I. A Brief History of Tying
The concept of tying as an antitrust violation by nonprofit organizations is not new. Courts have considered whether tying arrangements in the trade association context violate antitrust laws and, with a few exceptions, typically have not found tying arrangements unlawful. For example, the Seventh Circuit determined that a real estate trade association did not violate the Sherman Act by requiring brokers to purchase membership in the association in order to access its multiple listing service (Reifert v. S. Cent. Wisconsin MLS Corp., 450 F.3d 312, 315 (7th Cir. 2006); See also Wells Real Estate, Inc. v. Greater Lowell Bd. of Realtors, 850 F.2d 803 (1st Cir.1988); O’Riordan v. Long Island Bd. of Realtors, Inc., 707 F.Supp. 111 (E.D.N.Y.1988). The Court in Reifert reasoned that because the brokers were able to utilize other real estate services in addition to that of the association, competition had not been foreclosed. Talone may be the first case holding that tying professional society membership to credentialing could violate the antitrust laws. (A 1978 federal appeals court case, Bogus v. American Speech & Hearing Association, 582 F.2d 277 (3d Cir.), dealt with essentially the same allegations as Talone—tying membership to credentialing; there the court affirmed the plaintiff’s standing to sue but denied class action status; the defendant there does not now tie membership and certification, according to its website.)
II. Talone v. American Osteopathic Association
In the United States, physicians who practice medicine are either trained in medicine (M.D.s) or osteopathic medicine (D.O.s). After graduating from medical school, a physician is required to complete an accredited residency program. AOA is an accrediting agency for osteopathic graduate medical education. In addition, after completing their education, D.O.s ordinarily become board certified in a specialty by the AOA. (The American Board of Medical Specialties (ABMS) also offers board certification to D.O.s who complete their residencies at an ABMS certified residency. However, completing an AOA residency is not sufficient for ABMS board certification.) The AOA charges examination, processing and administrative fees to candidates for specialty certification, as well as an annual board certification maintenance fee for those it certifies.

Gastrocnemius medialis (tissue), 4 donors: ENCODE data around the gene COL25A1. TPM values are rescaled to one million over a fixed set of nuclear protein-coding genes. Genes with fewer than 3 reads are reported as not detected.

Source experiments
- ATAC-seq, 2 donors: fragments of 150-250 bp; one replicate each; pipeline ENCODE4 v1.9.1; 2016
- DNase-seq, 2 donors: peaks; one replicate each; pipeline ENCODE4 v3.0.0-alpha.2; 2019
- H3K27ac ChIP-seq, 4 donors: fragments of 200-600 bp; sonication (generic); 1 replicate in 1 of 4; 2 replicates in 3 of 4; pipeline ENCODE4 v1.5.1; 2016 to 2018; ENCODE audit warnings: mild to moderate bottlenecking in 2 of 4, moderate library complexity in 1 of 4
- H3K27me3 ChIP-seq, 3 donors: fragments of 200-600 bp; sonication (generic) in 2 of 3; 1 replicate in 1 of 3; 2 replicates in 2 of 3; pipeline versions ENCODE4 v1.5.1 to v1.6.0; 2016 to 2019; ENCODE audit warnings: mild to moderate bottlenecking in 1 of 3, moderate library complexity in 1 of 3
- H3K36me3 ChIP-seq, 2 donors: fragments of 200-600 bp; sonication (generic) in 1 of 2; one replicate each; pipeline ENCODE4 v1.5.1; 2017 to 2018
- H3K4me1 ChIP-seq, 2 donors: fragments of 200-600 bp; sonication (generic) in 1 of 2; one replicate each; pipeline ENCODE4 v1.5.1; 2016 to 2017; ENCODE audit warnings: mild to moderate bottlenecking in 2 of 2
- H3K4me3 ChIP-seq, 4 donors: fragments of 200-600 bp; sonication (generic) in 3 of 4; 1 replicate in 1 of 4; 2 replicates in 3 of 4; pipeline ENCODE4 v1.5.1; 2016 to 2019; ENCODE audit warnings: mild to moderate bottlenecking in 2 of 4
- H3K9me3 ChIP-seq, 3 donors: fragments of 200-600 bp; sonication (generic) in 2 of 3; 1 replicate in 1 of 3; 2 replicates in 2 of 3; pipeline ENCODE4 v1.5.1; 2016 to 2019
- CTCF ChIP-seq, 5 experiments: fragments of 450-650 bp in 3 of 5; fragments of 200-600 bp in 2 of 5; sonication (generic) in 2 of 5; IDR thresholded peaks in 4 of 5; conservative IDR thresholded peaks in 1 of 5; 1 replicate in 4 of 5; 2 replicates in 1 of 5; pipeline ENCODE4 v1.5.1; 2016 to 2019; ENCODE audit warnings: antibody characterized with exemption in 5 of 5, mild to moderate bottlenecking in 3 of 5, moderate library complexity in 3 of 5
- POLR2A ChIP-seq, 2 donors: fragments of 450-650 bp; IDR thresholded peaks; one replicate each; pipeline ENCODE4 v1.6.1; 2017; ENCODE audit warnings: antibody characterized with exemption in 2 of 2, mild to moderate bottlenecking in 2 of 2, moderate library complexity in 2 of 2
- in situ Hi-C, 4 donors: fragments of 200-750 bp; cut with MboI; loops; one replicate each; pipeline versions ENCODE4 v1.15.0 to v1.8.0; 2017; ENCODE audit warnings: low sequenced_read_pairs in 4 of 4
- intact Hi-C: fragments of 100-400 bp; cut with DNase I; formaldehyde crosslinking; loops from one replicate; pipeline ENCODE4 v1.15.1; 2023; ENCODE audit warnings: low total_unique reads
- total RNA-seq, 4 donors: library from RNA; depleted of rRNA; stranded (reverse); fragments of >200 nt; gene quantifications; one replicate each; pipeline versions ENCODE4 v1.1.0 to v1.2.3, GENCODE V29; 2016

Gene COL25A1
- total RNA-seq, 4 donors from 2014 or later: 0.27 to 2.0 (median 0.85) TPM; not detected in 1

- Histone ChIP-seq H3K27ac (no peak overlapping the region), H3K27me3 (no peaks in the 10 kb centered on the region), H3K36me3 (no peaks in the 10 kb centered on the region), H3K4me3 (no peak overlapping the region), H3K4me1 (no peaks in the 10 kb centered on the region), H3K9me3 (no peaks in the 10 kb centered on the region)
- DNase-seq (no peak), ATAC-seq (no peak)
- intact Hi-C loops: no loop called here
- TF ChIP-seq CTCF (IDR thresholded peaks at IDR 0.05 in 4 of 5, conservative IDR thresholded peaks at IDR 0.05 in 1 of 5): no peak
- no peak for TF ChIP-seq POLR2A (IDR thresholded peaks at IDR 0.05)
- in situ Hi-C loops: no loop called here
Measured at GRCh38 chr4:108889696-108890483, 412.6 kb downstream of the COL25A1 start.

Since August 1, 2012, in addition to its annual board certification maintenance fee, the AOA has required all AOA board-certified D.O.s to purchase and maintain annual membership in the AOA and pay the AOA’s annual membership dues as a condition of maintaining their AOA board certification. The new requirement of purchasing annual membership to maintain board certification was the catalyst for the Talone challenge. The plaintiffs claimed that the new requirement constituted an anticompetitive tying arrangement that violates the antitrust laws. The preliminary proceedings so far have been largely procedural; AOA has not explained why it adopted the link between membership and certification in 2012.
The plaintiffs alleged a “rule of reason” tying violation and a per se tying violation. Tying is defined as selling one good (the tying product) on condition that the buyer also purchases another, separate good (the tied product). The most important characteristic of an invalid tying arrangement is the seller’s exploitation of its control over the tying product to force the buyer into purchasing a tied product that the buyer did not want at all or might have preferred to purchase on different terms. The presence of “forcing” is what violates the Sherman Act.
AOA filed a motion to dismiss the class action claims, which was denied by the U.S. District Court for the District of New Jersey. The Court found that the plaintiffs had sufficiently stated claims for both rule of reason and per se antitrust violations. It ruled that when the plaintiffs’ allegations are taken as true, they show that the AOA ties two distinct products, that it has market power in the tying product market, and that it affects a substantial amount of interstate commerce. Finally, the court ruled that the allegations, when accepted as true, show that the AOA’s tying arrangement substantially lessens competition so that other professional association membership organizations are foreclosed from competing for AOA board-certified D.O.s’ business.
III. What does this mean for nonprofit organization membership and maintaining credentials?
While the New Jersey case is in its early stages, it signals that there may be a decision addressing the long-standing question of what constitutes unlawful tying in a nonprofit organization when it links membership to maintaining credentials. The Court’s refusal to grant AOA’s motion to dismiss means there is a basis for the plaintiffs’ claim that could be entitled to relief under both the Sherman Act and state antitrust statutes. This could be a warning to nonprofits as they structure their credentialing criteria in relation to membership. As this case proceeds, nonprofits may have at least one court’s perspective on the limits on tying organizational membership to maintaining credentials.
Nonprofit organizations that tie credentialing (professional certification or entity accreditation) to membership should carefully monitor this case. The result of Talone could signal a change in-or the end of-a nonprofit’s ability to tie credentialing to membership.